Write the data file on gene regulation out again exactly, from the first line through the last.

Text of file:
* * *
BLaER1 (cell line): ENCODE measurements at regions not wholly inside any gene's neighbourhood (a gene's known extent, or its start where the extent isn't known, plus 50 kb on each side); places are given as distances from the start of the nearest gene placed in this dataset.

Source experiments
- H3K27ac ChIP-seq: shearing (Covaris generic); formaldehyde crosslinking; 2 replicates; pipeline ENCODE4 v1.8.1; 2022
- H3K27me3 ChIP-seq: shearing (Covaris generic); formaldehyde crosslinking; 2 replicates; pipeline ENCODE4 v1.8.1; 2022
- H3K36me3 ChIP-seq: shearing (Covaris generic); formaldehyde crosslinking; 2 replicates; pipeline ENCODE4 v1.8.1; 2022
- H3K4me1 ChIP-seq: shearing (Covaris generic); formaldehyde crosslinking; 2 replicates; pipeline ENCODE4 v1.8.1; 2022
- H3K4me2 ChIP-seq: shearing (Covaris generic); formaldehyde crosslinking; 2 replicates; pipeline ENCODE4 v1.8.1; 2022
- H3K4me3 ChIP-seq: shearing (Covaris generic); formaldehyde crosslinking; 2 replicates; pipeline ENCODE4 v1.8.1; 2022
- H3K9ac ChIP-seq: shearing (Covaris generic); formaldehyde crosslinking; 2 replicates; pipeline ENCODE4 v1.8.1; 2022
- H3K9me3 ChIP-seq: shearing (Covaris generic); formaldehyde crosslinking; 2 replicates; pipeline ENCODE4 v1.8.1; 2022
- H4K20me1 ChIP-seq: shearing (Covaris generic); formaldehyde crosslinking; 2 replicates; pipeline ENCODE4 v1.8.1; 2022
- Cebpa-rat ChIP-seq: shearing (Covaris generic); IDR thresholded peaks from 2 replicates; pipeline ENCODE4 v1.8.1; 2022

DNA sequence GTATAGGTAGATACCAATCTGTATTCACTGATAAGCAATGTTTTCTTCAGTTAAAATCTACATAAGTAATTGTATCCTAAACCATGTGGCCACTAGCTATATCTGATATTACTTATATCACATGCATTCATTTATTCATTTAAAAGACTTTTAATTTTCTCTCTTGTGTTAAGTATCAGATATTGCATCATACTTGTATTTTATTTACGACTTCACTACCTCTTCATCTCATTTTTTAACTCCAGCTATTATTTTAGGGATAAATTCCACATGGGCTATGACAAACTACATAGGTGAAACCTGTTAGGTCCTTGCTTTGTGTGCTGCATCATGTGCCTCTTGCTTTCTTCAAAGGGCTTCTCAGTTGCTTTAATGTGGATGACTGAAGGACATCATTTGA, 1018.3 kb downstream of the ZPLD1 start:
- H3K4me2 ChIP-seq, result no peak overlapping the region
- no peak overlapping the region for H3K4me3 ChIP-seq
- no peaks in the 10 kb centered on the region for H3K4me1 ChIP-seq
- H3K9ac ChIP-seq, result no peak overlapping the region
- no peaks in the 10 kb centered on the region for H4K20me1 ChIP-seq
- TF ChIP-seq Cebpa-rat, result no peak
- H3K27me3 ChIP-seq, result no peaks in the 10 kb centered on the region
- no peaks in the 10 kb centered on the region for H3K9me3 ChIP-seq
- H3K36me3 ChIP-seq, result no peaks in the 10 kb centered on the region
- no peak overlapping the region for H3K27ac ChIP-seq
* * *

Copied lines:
BLaER1 (cell line): ENCODE measurements at regions not wholly inside any gene's neighbourhood (a gene's known extent, or its start where the extent isn't known, plus 50 kb on each side); places are given as distances from the start of the nearest gene placed in this dataset.

Source experiments
- H3K27ac ChIP-seq: shearing (Covaris generic); formaldehyde crosslinking; 2 replicates; pipeline ENCODE4 v1.8.1; 2022
- H3K27me3 ChIP-seq: shearing (Covaris generic); formaldehyde crosslinking; 2 replicates; pipeline ENCODE4 v1.8.1; 2022
- H3K36me3 ChIP-seq: shearing (Covaris generic); formaldehyde crosslinking; 2 replicates; pipeline ENCODE4 v1.8.1; 2022
- H3K4me1 ChIP-seq: shearing (Covaris generic); formaldehyde crosslinking; 2 replicates; pipeline ENCODE4 v1.8.1; 2022
- H3K4me2 ChIP-seq: shearing (Covaris generic); formaldehyde crosslinking; 2 replicates; pipeline ENCODE4 v1.8.1; 2022
- H3K4me3 ChIP-seq: shearing (Covaris generic); formaldehyde crosslinking; 2 replicates; pipeline ENCODE4 v1.8.1; 2022
- H3K9ac ChIP-seq: shearing (Covaris generic); formaldehyde crosslinking; 2 replicates; pipeline ENCODE4 v1.8.1; 2022
- H3K9me3 ChIP-seq: shearing (Covaris generic); formaldehyde crosslinking; 2 replicates; pipeline ENCODE4 v1.8.1; 2022
- H4K20me1 ChIP-seq: shearing (Covaris generic); formaldehyde crosslinking; 2 replicates; pipeline ENCODE4 v1.8.1; 2022
- Cebpa-rat ChIP-seq: shearing (Covaris generic); IDR thresholded peaks from 2 replicates; pipeline ENCODE4 v1.8.1; 2022

DNA sequence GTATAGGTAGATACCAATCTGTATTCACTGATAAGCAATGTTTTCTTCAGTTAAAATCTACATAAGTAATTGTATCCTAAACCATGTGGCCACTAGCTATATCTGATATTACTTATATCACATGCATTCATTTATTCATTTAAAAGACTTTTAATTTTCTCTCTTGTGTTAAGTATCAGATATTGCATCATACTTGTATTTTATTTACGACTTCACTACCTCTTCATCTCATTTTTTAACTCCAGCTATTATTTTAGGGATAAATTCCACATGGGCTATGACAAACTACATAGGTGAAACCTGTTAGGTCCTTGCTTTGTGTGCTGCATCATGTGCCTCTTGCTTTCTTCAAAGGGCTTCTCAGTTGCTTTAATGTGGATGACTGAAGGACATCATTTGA, 1018.3 kb downstream of the ZPLD1 start:
- H3K4me2 ChIP-seq, result no peak overlapping the region
- no peak overlapping the region for H3K4me3 ChIP-seq
- no peaks in the 10 kb centered on the region for H3K4me1 ChIP-seq
- H3K9ac ChIP-seq, result no peak overlapping the region
- no peaks in the 10 kb centered on the region for H4K20me1 ChIP-seq
- TF ChIP-seq Cebpa-rat, result no peak
- H3K27me3 ChIP-seq, result no peaks in the 10 kb centered on the region
- no peaks in the 10 kb centered on the region for H3K9me3 ChIP-seq
- H3K36me3 ChIP-seq, result no peaks in the 10 kb centered on the region
- no peak overlapping the region for H3K27ac ChIP-seq